In August 2006, Sandeep Singh, the most promising drag-flicker in India’s international hockey team, met with a freak accident. The service pistol of an assistant sub-inspector, Mohar Singh, inadvertently discharged and a bullet tore through the sportsman’s right hip, while the latter was travelling in a train to New Delhi.
Indian Hockey Federation was left in a state of desperation to find a suitable replacement, as the accident left ‘flicker Singh’ paralysed and bound to a wheelchair. He was out of danger, the doctors said. But no one knew whether he would play again.
But he did. After all the hardships of recovery, he made a dramatic comeback. He was appointed the captain of the Indian national hockey team in January 2009. Under his captaincy, the Indian team managed to clinch the Sultan Azlan Shah Cup in 2009, defeating Malaysia in the finals at Ipoh. He represented India at the Summer Olympics 2012 in London. Singh was the highest scorer of the Olympic qualifiers with 16 goals.
Biopics have become the norm in a film industry driven by the highest weekend collection. And most turn out to be harmless hagiographies of a popular figure, no more informative than the any newspaper report over the years. At times, it becomes a necessity to make a real life story more heroic than it needs to be, or adding romantic angles for visibility—a la Bhaag Milkha Bhaag.
Soorma, starring Diljit Dosanjh as Singh, is an effort to bring to screen the intrepid life of Singh. But, what is evident from the recently launched trailer is that the film will not just capture his journey to become one of the revered players in the sport, but also his love life. Singh, whom Dosanjh sincerely portrays in the film, said it was an intrinsic part of the overall journey.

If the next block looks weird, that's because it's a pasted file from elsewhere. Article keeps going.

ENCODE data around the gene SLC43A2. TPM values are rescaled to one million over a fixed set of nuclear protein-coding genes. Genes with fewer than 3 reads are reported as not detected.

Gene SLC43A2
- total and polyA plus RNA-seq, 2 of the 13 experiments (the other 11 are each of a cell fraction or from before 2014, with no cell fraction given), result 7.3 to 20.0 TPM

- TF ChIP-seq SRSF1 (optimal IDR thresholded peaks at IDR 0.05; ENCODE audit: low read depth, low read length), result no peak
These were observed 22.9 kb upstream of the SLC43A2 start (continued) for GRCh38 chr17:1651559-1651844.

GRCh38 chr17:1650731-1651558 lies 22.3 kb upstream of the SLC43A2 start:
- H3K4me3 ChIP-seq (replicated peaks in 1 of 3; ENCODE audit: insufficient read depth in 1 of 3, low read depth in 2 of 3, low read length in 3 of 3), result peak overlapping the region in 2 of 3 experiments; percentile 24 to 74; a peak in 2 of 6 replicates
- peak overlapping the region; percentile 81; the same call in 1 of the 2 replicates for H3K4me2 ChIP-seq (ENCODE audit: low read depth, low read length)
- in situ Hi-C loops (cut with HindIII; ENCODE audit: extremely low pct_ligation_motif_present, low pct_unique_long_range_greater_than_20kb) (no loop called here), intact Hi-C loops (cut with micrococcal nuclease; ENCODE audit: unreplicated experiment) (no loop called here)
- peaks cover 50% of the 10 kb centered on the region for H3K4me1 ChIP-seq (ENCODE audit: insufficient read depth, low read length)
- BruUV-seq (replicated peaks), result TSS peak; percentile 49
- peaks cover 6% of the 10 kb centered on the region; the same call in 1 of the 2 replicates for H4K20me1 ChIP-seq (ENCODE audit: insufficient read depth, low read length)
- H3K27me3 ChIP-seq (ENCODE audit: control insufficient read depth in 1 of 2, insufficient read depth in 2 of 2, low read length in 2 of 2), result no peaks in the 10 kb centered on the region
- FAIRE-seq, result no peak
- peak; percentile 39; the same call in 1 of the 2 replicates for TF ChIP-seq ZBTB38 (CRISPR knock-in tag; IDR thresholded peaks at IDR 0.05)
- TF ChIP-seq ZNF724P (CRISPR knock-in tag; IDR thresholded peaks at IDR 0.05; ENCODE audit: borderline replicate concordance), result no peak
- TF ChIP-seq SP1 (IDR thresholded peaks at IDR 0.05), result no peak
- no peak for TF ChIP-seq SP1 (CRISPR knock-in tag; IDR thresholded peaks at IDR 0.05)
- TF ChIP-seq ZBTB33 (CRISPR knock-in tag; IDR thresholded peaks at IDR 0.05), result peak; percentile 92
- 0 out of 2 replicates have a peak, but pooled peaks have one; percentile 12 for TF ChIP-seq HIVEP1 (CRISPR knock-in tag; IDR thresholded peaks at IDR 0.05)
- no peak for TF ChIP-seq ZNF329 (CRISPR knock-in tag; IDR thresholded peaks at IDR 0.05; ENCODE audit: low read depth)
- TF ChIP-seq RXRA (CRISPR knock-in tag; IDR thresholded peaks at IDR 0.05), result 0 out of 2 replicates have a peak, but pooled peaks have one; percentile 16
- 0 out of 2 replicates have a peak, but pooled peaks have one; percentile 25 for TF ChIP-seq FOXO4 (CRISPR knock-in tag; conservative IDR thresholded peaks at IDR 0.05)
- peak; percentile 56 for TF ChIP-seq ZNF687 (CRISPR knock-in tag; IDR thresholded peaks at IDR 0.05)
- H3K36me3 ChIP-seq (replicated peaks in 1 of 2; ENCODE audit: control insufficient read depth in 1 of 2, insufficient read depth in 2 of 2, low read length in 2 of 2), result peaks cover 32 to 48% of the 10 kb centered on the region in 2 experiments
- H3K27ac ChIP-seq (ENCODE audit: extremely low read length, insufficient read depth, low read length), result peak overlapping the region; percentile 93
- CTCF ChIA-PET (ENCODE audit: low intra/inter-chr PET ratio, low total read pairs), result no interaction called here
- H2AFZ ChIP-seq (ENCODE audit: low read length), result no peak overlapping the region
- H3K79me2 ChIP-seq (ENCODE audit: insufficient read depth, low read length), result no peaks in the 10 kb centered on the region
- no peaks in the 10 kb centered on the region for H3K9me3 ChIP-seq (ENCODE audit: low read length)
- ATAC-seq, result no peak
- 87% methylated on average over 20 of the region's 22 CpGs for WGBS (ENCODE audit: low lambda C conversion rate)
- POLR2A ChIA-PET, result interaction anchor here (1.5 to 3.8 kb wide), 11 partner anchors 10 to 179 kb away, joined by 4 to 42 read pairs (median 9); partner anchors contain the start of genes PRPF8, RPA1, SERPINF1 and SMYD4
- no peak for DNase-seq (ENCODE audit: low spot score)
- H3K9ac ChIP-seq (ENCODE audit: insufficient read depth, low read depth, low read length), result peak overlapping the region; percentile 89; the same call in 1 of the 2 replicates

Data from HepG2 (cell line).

Writer-director Shaad Ali wants people to watch the film before coming to a conclusion. The three-minute trailer, however, gives much away. It recreates Sandeep Singh’s life, but it also seems to have taken enough artistic liberties to give it a mass appeal.
But, for a sport—even if it is the national sport of the country—the representation of which has been grim, a Bollywood film on one of its players might be a refreshing change. Recently, Sneha Rajani, head of Motion Pictures, Sony Pictures Networks India Private Limited, which greenlit the project almost three years ago, told THE WEEK how she was unaware of Singh’s story till she was approached with the script. The incident did not happen too long before. Yet, she was surprised that she didn’t know about Singh’s injury. That is what happens in a country where a few domains like film and cricket are elevated to the status of a religion, while others are side-lined, she had said.
The last mainstream Hindi film in public consciousness on hockey is Chak De. With Soorma, things look a little more hopeful. And then there’s also Reema Kagti’s Gold, with Akshay Kumar in the lead, tracing India’s first gold medal victory in men’s hockey in 1948 London Olympics.